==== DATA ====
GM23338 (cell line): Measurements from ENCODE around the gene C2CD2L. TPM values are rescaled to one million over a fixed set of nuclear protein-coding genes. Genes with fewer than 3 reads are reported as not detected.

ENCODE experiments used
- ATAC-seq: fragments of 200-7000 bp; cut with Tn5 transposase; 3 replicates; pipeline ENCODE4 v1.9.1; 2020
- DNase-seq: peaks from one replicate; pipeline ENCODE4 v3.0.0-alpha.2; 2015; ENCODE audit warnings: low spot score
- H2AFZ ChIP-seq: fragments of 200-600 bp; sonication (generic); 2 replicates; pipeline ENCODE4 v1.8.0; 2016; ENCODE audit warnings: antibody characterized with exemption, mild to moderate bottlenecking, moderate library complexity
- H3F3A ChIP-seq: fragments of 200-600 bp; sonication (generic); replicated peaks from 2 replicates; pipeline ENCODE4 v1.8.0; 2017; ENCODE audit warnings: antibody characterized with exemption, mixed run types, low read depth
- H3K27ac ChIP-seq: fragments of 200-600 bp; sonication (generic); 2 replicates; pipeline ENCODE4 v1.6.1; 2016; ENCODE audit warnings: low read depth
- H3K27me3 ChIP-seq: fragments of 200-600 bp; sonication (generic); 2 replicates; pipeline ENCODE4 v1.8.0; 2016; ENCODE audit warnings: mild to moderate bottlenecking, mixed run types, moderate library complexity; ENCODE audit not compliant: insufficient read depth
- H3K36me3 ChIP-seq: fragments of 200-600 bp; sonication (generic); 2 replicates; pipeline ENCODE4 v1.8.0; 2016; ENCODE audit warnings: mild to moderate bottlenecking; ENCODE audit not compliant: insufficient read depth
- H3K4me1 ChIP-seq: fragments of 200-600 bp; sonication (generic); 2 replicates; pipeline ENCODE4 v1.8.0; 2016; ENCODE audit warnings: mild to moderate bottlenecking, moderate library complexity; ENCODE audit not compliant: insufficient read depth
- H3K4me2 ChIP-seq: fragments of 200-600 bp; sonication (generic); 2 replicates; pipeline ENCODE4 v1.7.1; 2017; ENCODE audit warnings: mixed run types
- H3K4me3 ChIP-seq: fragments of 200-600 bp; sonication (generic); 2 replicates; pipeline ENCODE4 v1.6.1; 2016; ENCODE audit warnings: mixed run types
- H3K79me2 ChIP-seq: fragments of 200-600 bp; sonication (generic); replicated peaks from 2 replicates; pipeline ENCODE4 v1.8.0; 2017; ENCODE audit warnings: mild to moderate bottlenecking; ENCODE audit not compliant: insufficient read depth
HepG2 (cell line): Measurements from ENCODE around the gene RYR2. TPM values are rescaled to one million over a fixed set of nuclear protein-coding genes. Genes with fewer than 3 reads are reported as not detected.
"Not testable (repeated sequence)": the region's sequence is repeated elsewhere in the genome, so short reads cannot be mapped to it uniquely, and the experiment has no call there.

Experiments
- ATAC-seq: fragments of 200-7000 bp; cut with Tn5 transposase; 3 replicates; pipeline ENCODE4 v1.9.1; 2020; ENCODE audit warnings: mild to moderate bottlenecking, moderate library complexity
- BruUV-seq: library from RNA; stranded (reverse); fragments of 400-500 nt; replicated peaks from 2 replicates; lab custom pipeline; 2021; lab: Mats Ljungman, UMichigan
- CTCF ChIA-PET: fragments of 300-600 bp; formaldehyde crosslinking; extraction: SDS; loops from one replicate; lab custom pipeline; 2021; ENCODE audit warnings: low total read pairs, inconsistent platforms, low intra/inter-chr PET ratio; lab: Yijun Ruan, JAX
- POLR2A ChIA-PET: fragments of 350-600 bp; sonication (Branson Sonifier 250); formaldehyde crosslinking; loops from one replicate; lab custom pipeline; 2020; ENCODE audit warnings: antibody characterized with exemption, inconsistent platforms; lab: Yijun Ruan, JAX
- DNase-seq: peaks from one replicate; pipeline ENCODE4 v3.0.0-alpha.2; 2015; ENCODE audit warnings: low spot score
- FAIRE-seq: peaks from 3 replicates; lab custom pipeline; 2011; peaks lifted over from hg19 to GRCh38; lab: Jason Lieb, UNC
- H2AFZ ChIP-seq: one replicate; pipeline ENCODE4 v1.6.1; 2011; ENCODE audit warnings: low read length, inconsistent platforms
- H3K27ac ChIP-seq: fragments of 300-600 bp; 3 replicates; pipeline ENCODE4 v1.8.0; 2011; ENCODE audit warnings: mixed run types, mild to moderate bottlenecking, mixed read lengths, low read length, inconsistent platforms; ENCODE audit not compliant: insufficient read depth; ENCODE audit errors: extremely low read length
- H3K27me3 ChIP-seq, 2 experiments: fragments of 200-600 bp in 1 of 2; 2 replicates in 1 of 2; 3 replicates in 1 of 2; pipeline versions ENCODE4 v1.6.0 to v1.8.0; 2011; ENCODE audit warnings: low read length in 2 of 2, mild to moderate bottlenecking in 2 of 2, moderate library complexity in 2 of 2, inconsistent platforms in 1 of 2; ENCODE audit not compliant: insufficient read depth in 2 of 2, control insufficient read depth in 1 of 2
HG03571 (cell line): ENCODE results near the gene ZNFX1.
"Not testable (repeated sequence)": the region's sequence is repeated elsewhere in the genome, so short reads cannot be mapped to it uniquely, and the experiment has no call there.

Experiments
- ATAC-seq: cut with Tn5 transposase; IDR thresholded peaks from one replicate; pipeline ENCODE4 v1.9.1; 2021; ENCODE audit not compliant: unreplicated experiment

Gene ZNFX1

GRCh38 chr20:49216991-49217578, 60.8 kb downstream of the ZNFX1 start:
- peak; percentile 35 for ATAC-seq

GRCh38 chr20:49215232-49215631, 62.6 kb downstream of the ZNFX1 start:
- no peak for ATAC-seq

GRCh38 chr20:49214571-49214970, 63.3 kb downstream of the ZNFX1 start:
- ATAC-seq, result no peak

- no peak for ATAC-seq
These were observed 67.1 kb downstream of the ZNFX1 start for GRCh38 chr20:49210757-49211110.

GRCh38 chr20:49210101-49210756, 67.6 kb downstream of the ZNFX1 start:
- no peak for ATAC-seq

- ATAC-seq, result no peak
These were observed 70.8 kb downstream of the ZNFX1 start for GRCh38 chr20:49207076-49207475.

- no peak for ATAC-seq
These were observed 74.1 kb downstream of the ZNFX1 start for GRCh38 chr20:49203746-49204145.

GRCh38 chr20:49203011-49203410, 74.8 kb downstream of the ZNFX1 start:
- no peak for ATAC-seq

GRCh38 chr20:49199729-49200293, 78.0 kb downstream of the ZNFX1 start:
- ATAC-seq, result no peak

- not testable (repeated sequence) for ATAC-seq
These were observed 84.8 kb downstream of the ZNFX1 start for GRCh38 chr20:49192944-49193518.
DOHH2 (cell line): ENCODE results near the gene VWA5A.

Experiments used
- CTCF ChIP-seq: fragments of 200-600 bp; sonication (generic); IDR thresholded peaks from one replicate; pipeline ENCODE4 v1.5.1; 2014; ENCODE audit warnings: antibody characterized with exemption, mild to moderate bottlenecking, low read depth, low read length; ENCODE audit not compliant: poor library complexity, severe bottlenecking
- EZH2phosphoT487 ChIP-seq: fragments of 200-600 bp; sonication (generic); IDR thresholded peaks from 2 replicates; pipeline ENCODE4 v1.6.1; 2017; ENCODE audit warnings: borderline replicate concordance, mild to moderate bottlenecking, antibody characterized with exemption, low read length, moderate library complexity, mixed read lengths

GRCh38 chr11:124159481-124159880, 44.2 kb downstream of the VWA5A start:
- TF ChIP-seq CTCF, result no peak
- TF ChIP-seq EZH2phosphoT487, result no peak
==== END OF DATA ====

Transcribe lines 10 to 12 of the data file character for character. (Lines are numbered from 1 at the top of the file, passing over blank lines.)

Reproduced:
- H3K4me1 ChIP-seq: fragments of 200-600 bp; sonication (generic); 2 replicates; pipeline ENCODE4 v1.8.0; 2016; ENCODE audit warnings: mild to moderate bottlenecking, moderate library complexity; ENCODE audit not compliant: insufficient read depth
- H3K4me2 ChIP-seq: fragments of 200-600 bp; sonication (generic); 2 replicates; pipeline ENCODE4 v1.7.1; 2017; ENCODE audit warnings: mixed run types
- H3K4me3 ChIP-seq: fragments of 200-600 bp; sonication (generic); 2 replicates; pipeline ENCODE4 v1.6.1; 2016; ENCODE audit warnings: mixed run types